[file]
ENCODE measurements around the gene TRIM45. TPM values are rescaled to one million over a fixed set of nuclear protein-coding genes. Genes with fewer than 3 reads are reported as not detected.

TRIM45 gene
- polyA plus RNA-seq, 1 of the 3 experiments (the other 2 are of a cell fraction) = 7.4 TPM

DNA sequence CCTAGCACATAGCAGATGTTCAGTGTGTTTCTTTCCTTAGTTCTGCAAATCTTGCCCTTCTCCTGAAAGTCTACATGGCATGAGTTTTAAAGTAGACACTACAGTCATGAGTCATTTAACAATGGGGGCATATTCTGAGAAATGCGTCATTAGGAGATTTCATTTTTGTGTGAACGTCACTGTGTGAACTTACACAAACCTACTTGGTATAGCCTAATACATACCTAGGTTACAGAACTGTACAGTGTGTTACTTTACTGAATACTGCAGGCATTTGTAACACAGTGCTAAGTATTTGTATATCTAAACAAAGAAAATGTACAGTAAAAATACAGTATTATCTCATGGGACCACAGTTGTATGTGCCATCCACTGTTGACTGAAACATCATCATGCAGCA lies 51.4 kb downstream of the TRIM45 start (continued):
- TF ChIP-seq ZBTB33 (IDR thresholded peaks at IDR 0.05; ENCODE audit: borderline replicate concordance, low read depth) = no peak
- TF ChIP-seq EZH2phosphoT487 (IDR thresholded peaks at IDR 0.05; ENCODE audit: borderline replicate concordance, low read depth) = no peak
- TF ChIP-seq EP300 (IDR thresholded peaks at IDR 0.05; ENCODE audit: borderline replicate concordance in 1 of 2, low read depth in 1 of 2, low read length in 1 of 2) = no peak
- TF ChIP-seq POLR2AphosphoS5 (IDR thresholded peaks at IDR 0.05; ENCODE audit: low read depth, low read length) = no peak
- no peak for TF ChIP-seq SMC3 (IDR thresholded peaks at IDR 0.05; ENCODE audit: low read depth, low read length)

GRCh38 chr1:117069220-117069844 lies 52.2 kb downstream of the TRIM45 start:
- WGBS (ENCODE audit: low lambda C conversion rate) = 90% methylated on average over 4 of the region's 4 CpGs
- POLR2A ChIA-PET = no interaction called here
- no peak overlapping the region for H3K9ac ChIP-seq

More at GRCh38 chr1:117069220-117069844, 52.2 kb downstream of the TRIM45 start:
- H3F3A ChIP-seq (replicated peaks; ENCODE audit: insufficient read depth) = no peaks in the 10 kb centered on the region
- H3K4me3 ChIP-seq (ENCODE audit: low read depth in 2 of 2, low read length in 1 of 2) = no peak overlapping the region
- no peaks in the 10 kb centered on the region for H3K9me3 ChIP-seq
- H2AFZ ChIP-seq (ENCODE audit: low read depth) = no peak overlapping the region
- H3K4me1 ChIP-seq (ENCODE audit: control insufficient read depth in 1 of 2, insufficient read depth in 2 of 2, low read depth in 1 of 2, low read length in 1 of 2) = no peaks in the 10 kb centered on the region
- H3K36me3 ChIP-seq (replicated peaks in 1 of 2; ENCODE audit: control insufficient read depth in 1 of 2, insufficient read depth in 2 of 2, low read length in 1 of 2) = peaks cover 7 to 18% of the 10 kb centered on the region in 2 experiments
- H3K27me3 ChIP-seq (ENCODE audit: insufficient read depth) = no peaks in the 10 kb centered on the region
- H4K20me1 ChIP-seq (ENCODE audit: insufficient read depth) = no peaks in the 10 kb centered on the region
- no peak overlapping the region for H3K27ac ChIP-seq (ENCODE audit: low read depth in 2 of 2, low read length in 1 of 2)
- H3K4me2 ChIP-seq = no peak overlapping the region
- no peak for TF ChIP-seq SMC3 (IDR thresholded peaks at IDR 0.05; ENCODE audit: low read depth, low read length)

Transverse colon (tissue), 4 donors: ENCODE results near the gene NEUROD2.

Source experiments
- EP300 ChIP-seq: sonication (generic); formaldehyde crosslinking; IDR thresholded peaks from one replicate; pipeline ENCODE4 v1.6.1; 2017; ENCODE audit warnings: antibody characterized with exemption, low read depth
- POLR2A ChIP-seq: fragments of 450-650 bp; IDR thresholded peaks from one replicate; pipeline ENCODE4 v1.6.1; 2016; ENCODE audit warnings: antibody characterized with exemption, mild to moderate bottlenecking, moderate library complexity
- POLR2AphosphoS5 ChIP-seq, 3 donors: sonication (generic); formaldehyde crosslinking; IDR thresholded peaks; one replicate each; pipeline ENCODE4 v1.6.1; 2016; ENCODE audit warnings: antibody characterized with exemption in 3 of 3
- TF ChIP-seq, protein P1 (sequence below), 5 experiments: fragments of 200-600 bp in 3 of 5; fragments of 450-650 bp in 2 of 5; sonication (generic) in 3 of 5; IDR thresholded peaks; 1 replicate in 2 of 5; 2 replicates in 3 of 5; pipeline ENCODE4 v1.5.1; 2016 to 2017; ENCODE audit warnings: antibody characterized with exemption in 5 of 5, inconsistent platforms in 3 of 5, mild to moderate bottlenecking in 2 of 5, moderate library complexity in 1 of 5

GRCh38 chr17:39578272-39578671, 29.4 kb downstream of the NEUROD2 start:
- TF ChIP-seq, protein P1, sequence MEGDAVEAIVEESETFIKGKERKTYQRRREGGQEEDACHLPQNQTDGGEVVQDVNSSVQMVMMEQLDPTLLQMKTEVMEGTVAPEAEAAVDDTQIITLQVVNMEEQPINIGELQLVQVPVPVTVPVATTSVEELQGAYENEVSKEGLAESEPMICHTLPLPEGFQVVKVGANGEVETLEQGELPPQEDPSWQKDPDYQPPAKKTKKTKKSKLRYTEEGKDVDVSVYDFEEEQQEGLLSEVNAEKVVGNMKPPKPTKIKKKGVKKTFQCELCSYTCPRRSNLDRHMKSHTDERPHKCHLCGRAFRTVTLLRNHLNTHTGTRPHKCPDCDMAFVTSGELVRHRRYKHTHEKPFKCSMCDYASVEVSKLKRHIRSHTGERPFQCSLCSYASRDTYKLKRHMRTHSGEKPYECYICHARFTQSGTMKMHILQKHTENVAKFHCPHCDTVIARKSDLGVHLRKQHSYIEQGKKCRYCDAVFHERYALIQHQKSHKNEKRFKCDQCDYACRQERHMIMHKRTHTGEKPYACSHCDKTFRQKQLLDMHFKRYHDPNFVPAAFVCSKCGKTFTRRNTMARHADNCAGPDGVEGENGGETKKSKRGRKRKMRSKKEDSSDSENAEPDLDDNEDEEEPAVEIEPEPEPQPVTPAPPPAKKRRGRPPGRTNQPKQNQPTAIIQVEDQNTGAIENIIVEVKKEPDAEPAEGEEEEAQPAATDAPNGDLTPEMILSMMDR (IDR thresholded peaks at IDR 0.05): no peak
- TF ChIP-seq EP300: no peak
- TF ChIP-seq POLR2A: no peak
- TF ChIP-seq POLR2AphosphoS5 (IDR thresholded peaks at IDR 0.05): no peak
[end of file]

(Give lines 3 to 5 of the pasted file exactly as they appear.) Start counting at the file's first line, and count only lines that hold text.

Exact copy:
- polyA plus RNA-seq, 1 of the 3 experiments (the other 2 are of a cell fraction) = 7.4 TPM

DNA sequence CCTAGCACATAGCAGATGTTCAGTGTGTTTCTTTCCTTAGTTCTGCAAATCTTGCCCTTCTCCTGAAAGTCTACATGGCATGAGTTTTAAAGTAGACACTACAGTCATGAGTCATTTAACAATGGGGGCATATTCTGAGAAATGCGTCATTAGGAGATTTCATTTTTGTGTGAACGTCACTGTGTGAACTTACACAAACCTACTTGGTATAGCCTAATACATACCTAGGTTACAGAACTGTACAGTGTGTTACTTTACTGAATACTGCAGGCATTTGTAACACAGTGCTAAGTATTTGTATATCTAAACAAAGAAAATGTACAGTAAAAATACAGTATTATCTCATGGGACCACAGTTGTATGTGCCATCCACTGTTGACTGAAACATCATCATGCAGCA lies 51.4 kb downstream of the TRIM45 start (continued):
- TF ChIP-seq ZBTB33 (IDR thresholded peaks at IDR 0.05; ENCODE audit: borderline replicate concordance, low read depth) = no peak